CMO Series - The Podcasts Keep Coming

By: Allen Ginsberg  | 08/28/2019


In this month’s installment of our CMO series, Allen Ginsberg continues to offer insight into industry trends and highlights by discussing the rise of podcasts and the impacts these developments are having on consumers and marketers. New to the series? Start from the beginning here! You can find our most recent series article here.

 

If just fifteen years ago, someone told you that you could have a phone in your pocket, could listen to a program on any topic you could imagine, schedule your listening on your way to work, listen at home, in your car, and for free, who would have believed you?

 

What’s Old Is New Again

And then came podcasting. In its purest sense, podcasting is radio reimagined. Many of the most popular podcasts are episodic, a form of entertainment that traditional radio has been bringing to listeners since the 1930’s. But now, it is being reinvented around new technology that allows the consumer to have the ultimate listening choice(s).

Podcasting is a relatively new form of media having really come into its own in 2004 with the wide release of broadband. While podcasting hasn’t grown as fast as some other media platforms, it’s still an astonishing story.

 

It’s Easy To Use

One of the reasons for its fast growth: podcasting is simple and low tech. Over 50% of podcast listening takes place on the Apple platform, with almost 20% on Spotify. Anyone with a phone, tablet or laptop can listen to what they want, when they want, continuing to expand on the self-programming consumers have grown accustomed to via their TV habits driven by platforms such as Netflix and YouTube.

Not surprisingly, consumers also listen on the go. Over 65% listen to a podcast on a mobile device. Only 33% listen to podcasts on their computer.

 

What’s Popular

A few key facts and figures-- there are over 700,000 podcasts today, with more than 29 million episodes available. That’s a whole lot of content.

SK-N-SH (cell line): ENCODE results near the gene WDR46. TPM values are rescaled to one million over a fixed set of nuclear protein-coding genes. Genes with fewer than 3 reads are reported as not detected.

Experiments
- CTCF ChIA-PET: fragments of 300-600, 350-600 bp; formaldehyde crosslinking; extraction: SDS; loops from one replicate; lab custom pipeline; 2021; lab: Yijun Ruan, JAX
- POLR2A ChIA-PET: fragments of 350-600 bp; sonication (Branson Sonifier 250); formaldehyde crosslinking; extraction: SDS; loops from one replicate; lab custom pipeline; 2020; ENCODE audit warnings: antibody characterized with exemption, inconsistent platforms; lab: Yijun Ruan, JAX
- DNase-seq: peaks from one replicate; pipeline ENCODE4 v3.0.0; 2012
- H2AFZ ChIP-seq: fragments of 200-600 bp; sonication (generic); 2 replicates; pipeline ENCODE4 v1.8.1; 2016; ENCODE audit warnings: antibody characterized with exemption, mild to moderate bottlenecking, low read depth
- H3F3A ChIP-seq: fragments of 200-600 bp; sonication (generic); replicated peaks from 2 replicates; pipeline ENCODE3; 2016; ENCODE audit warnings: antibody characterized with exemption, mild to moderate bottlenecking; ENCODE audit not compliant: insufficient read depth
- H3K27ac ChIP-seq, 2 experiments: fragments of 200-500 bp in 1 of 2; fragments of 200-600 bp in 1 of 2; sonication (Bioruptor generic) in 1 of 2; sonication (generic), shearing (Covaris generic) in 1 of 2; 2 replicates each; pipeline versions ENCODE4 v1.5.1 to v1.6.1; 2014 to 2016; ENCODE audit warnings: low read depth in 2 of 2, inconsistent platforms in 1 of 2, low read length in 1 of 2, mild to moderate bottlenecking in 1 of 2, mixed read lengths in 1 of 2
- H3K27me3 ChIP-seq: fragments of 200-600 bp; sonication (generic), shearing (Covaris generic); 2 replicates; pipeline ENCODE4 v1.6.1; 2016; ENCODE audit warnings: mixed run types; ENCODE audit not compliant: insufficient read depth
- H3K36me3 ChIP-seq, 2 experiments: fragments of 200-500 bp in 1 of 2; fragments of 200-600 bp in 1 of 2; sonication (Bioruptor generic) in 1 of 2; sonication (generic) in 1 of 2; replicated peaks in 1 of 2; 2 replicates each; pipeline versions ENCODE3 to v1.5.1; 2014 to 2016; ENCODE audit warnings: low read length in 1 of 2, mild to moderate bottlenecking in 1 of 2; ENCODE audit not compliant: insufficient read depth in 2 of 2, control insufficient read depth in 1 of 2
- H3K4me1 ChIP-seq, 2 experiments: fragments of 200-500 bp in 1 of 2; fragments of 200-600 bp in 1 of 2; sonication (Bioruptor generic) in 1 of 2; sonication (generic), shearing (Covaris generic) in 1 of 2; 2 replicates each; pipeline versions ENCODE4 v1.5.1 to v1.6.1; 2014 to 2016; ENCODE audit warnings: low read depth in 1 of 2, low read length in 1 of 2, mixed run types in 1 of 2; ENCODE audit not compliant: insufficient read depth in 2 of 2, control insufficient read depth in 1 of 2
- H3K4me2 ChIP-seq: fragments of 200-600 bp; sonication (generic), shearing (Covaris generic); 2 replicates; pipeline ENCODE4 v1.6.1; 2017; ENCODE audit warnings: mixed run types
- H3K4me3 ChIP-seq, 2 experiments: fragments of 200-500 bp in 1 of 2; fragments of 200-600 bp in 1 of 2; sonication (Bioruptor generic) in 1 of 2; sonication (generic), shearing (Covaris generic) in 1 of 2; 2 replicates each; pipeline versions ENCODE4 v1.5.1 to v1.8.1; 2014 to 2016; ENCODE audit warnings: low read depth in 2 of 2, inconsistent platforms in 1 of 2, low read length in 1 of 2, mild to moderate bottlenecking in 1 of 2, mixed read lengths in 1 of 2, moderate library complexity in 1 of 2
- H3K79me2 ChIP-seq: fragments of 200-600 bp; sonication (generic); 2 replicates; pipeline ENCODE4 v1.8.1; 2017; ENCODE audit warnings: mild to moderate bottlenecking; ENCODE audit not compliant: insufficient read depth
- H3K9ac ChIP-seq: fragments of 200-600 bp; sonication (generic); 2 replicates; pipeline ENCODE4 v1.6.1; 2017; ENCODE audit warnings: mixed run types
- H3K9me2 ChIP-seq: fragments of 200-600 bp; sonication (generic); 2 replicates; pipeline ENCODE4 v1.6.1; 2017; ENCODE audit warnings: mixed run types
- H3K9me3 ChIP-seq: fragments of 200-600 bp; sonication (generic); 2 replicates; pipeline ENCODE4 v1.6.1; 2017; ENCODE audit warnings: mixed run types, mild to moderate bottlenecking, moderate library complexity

The Daily, produced by the New York Times, has been the most popular podcast in 2019. Followed by This American Life, Stuff You Should Know, Up First from NPR and The Ben Shapiro Show as the most popular podcasts currently. In terms of podcast topic popularity, Music is number one, with News, Entertainment, History and Sports rounding out the top five.

 

Limited Program Interruptions

Aside from many content choices, listeners are also not bombarded with advertising. There are minimal commercial interruptions. Most copy is narrated either as program sponsorship or a break midway through the program known as midroll, which is also usually announcer read copy. Hardly the issue of commercial loads viewers contend with on TV. And while podcasting is not a major force yet with advertisers, spending by sponsors is expected to grow to over $1.6 Billion by 2022.

 

The Audience Is Big

Lots of people are listening. About 90 million listeners tune in to at least one podcast per month, with over 40 million listening at least once a week. Not surprisingly, since they choose the programs, consumers stay through the whole show with 35% of listeners staying for the entire broadcast. Most podcasts run less than 60 minutes and the average right now is 43 minutes. Podcast seasons tend to be between 5 and 20 episodes long.

 

Hard to Reach Demo’s

Podcasts attract audiences that can be difficult for marketers to reach. Listeners tend to be educated and relatively wealthier; 45% are likely to have a college degree, and 68% are likely to have a post-graduate degree. They are also more likely to be high net-worth individuals, with a net household income of over $250,000. The audience is split by gender, with men having a slight edge at 52%.

 

Branded Podcasts

In addition to sponsoring podcasts, many brands are creating their own podcast content as a way to engage with their customers. Examples of this include Trained by Nike that focuses on holistic fitness to trainers and athletes. Apple has a podcast featuring Apple Keynotes, providing video of important announcements, and Blue Apron has a popular podcast called Why We Eat What We Eat. Podcasting can be an efficient and highly targeted way to engage with customers. These podcasts give consumers content that helps them live better lives and makes your brand part of their everyday life.

 

Certainly, marketers should be considering how to approach and expand podcasting campaigns. With a wide variety of available audience segments and a relatively low cost of entry, podcasting might be a great platform for your upcoming initiatives.

 

 


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